The premise of my debut novel, The Great Birthright, is that a Los Angeles developer wants to privatize Oregon's publicly owned beaches, and only one washed-up detective and self-published writer can stop him. That writer would be me, writing about myself in the third person just like Norman Mailer and Caesar!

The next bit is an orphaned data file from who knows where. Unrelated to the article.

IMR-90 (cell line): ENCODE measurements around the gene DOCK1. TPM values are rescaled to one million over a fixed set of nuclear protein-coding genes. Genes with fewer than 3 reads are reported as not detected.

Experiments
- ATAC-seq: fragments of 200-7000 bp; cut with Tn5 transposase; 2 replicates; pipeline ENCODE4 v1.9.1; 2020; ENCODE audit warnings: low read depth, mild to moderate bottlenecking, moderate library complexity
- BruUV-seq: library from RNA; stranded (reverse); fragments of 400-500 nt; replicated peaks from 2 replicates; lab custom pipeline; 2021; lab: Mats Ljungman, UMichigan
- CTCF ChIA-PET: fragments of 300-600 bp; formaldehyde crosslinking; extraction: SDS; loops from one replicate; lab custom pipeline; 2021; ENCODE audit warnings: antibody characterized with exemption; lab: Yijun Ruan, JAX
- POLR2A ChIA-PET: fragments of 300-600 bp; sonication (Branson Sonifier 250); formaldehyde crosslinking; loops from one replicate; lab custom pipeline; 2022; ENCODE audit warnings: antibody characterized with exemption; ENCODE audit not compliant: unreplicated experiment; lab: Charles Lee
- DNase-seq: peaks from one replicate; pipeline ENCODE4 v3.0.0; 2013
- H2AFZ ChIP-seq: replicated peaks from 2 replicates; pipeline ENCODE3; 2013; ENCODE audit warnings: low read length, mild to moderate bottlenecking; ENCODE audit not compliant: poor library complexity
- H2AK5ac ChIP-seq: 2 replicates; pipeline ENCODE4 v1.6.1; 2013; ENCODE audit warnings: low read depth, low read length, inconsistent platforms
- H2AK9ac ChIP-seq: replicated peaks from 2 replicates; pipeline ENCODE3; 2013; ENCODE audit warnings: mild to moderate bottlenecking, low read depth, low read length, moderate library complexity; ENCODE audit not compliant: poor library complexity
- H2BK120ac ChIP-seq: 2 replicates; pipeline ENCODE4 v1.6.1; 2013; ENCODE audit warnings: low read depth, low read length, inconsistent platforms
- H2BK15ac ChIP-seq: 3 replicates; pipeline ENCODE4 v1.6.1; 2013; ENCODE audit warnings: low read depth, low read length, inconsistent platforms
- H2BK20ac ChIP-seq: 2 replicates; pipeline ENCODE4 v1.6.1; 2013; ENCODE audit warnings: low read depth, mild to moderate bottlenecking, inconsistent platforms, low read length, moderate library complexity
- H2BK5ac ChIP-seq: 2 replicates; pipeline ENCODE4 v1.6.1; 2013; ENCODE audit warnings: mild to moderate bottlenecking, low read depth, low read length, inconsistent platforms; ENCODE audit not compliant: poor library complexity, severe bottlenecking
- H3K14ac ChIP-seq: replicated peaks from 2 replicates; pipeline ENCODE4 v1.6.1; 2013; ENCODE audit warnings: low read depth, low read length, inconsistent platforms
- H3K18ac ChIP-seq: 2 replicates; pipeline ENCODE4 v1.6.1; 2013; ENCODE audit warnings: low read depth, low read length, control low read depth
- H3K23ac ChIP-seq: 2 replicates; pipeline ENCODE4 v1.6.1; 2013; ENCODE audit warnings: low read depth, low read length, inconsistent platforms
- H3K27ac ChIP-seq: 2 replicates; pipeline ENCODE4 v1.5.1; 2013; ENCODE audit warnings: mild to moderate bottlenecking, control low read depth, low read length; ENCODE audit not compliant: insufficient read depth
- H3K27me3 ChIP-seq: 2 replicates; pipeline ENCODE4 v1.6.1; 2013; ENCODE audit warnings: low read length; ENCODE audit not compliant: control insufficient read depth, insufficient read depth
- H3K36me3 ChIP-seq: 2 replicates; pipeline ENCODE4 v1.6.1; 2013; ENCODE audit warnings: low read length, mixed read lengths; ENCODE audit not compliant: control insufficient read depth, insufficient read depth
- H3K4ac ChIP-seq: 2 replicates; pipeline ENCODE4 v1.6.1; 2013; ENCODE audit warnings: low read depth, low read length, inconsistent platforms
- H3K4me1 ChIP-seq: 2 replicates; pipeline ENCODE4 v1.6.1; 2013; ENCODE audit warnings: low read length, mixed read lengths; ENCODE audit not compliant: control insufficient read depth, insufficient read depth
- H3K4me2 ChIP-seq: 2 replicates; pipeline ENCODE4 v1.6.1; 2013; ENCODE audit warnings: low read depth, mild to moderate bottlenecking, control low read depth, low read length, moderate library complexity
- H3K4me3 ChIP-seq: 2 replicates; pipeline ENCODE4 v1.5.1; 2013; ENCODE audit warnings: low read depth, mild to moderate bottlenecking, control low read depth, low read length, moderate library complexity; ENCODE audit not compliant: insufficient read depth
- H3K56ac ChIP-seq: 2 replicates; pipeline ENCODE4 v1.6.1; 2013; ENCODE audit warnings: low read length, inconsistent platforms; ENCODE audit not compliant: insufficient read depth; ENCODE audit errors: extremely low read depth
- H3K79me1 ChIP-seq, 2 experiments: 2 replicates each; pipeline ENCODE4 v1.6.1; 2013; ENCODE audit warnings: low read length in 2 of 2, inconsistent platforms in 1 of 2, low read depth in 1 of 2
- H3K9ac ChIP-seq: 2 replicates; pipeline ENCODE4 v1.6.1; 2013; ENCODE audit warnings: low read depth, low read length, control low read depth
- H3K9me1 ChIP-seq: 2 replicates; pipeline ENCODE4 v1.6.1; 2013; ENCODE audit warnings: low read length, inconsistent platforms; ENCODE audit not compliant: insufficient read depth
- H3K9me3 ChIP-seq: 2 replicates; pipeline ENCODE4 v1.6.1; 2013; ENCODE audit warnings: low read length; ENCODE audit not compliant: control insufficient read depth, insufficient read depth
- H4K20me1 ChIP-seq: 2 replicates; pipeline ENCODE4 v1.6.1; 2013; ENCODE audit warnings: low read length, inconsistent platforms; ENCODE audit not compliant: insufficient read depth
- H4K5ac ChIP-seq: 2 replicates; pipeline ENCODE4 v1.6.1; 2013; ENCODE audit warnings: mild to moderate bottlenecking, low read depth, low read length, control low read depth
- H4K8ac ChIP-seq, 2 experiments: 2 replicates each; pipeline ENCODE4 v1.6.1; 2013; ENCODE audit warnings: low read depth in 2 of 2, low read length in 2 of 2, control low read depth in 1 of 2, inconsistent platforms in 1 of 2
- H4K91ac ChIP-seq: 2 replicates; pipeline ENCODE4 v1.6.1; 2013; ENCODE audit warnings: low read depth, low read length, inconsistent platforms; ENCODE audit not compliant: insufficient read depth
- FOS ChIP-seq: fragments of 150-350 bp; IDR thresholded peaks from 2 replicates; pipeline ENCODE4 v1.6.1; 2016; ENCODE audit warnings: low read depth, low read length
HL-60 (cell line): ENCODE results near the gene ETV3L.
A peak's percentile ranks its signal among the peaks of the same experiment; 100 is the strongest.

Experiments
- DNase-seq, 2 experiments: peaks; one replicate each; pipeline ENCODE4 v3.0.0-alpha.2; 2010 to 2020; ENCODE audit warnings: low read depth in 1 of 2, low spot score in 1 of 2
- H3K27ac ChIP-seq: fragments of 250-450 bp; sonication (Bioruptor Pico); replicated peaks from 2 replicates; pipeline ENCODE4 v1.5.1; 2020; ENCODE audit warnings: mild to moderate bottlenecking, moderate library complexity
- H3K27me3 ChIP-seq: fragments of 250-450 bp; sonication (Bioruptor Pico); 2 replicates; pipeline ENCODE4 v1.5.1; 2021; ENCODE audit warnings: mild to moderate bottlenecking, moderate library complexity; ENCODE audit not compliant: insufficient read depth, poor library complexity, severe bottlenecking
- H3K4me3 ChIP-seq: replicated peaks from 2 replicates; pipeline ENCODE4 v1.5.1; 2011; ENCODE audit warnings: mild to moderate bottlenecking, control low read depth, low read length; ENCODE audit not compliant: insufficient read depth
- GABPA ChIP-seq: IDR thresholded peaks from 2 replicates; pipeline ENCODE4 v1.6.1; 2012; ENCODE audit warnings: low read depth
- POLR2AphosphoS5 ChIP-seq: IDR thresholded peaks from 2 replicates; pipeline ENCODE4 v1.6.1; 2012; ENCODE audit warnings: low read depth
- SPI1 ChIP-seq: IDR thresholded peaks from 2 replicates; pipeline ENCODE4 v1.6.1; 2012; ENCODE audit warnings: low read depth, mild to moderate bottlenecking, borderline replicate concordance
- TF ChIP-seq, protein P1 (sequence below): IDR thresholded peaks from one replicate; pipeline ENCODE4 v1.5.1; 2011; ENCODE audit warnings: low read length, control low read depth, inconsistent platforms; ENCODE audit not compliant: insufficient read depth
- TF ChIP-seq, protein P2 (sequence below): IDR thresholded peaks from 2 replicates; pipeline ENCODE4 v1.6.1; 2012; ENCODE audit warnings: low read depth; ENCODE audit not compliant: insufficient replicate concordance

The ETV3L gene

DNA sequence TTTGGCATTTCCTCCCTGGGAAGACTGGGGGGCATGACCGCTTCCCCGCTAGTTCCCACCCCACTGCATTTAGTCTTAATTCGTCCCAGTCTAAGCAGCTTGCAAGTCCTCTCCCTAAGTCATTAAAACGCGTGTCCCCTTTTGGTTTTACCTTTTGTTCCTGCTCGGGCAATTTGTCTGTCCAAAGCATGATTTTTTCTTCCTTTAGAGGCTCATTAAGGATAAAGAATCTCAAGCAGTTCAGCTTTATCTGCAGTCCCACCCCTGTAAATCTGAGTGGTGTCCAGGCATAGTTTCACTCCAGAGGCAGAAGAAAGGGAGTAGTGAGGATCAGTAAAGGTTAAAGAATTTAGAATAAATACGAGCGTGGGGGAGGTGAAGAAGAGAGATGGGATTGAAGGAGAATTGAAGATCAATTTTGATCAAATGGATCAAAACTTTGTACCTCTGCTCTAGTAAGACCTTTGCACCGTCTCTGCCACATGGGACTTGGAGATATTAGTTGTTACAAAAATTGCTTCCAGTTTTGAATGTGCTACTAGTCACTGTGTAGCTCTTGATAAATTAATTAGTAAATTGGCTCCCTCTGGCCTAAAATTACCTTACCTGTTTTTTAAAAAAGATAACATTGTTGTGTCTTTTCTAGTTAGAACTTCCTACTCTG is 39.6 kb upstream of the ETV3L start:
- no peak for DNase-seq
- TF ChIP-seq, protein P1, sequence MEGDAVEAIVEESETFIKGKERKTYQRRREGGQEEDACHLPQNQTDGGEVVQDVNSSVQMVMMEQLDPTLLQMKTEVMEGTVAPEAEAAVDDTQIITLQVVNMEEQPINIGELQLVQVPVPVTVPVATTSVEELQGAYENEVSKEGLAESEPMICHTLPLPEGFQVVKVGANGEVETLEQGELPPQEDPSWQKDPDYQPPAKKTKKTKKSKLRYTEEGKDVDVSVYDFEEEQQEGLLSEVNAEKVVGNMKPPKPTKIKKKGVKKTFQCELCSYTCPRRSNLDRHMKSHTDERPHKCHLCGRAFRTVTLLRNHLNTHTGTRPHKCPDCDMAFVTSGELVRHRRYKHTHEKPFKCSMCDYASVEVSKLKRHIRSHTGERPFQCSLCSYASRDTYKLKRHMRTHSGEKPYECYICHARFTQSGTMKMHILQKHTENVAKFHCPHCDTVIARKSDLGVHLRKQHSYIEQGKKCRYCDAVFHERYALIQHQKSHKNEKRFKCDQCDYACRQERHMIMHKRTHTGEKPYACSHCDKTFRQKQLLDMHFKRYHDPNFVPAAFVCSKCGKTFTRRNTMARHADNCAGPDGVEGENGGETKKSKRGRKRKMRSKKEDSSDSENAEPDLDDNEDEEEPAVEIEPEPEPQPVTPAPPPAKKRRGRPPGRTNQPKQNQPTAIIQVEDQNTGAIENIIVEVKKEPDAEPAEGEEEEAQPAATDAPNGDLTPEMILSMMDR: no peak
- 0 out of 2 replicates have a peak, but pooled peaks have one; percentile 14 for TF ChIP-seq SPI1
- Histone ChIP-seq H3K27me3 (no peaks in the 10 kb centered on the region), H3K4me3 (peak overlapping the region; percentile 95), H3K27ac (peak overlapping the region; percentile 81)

I've been writing about the sacrosanct great notion of Oregon's publicly owned beaches for years, but wanted to take a new run at the subject and have a little fun with it by sending up the detective genre with all sorts of twists, feints, digressions, primary sources, and blasts of metafiction. I also wrote the book to promote the upcoming 50th anniversary of Oregon's famous 1967 Beach Bill, one of the most important pieces of legislation in the state's history. Actually, "promote" is the wrong word; it doesn't go nearly far enough. In reality, I am massing a great Oregon army to celebrate the Beach Bill. The army is leaderless as far as a single individual goes. The leader is the people of Oregon. Anyone who has ever enjoyed one minute on the state's publicly owned beaches is a soldier in the army. That means dogs, too.